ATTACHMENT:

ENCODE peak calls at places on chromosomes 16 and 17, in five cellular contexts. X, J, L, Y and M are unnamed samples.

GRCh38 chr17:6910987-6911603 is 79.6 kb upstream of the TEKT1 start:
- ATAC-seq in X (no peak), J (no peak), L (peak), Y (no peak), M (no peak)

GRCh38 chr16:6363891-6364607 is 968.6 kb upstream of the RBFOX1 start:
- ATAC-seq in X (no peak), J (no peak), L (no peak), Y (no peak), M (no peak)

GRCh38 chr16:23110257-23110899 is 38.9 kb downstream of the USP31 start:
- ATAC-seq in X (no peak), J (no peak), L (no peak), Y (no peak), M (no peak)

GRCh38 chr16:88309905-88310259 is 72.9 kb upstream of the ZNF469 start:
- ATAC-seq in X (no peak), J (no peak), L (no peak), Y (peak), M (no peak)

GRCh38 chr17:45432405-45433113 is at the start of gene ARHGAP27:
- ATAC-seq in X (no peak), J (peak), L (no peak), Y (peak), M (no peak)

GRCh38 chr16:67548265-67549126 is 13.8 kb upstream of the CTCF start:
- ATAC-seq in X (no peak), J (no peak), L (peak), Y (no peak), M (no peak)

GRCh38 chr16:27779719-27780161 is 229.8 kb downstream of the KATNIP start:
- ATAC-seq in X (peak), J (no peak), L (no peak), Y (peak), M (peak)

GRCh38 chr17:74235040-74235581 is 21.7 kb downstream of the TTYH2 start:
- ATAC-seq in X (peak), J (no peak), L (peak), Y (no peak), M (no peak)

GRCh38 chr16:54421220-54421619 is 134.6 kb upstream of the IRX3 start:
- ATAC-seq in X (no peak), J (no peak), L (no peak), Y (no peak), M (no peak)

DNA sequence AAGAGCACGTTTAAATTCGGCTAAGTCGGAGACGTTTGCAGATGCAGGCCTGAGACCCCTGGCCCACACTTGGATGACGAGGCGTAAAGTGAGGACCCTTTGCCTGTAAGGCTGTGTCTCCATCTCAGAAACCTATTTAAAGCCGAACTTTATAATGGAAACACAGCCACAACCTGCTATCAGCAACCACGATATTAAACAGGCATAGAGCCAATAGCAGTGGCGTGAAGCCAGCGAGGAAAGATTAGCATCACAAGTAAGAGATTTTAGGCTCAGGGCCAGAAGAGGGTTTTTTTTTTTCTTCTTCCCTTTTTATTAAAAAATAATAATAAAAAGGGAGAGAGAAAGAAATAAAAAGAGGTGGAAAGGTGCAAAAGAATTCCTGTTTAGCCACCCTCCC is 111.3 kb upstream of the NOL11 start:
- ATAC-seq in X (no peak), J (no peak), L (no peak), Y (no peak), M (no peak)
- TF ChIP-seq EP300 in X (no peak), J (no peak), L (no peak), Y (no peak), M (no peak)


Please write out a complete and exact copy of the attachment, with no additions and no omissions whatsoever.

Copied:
ENCODE peak calls at places on chromosomes 16 and 17, in five cellular contexts. X, J, L, Y and M are unnamed samples.

GRCh38 chr17:6910987-6911603 is 79.6 kb upstream of the TEKT1 start:
- ATAC-seq in X (no peak), J (no peak), L (peak), Y (no peak), M (no peak)

GRCh38 chr16:6363891-6364607 is 968.6 kb upstream of the RBFOX1 start:
- ATAC-seq in X (no peak), J (no peak), L (no peak), Y (no peak), M (no peak)

GRCh38 chr16:23110257-23110899 is 38.9 kb downstream of the USP31 start:
- ATAC-seq in X (no peak), J (no peak), L (no peak), Y (no peak), M (no peak)

GRCh38 chr16:88309905-88310259 is 72.9 kb upstream of the ZNF469 start:
- ATAC-seq in X (no peak), J (no peak), L (no peak), Y (peak), M (no peak)

GRCh38 chr17:45432405-45433113 is at the start of gene ARHGAP27:
- ATAC-seq in X (no peak), J (peak), L (no peak), Y (peak), M (no peak)

GRCh38 chr16:67548265-67549126 is 13.8 kb upstream of the CTCF start:
- ATAC-seq in X (no peak), J (no peak), L (peak), Y (no peak), M (no peak)

GRCh38 chr16:27779719-27780161 is 229.8 kb downstream of the KATNIP start:
- ATAC-seq in X (peak), J (no peak), L (no peak), Y (peak), M (peak)

GRCh38 chr17:74235040-74235581 is 21.7 kb downstream of the TTYH2 start:
- ATAC-seq in X (peak), J (no peak), L (peak), Y (no peak), M (no peak)

GRCh38 chr16:54421220-54421619 is 134.6 kb upstream of the IRX3 start:
- ATAC-seq in X (no peak), J (no peak), L (no peak), Y (no peak), M (no peak)

DNA sequence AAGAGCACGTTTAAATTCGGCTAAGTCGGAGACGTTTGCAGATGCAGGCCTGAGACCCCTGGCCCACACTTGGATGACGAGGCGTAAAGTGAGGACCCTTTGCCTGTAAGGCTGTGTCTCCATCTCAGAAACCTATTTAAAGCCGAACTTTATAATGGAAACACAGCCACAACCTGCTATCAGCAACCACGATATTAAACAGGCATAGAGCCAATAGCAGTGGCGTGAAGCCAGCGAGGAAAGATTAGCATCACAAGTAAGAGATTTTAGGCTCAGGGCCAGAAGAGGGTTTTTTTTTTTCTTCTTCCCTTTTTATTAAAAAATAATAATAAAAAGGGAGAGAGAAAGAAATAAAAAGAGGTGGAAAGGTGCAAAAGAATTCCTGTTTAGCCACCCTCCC is 111.3 kb upstream of the NOL11 start:
- ATAC-seq in X (no peak), J (no peak), L (no peak), Y (no peak), M (no peak)
- TF ChIP-seq EP300 in X (no peak), J (no peak), L (no peak), Y (no peak), M (no peak)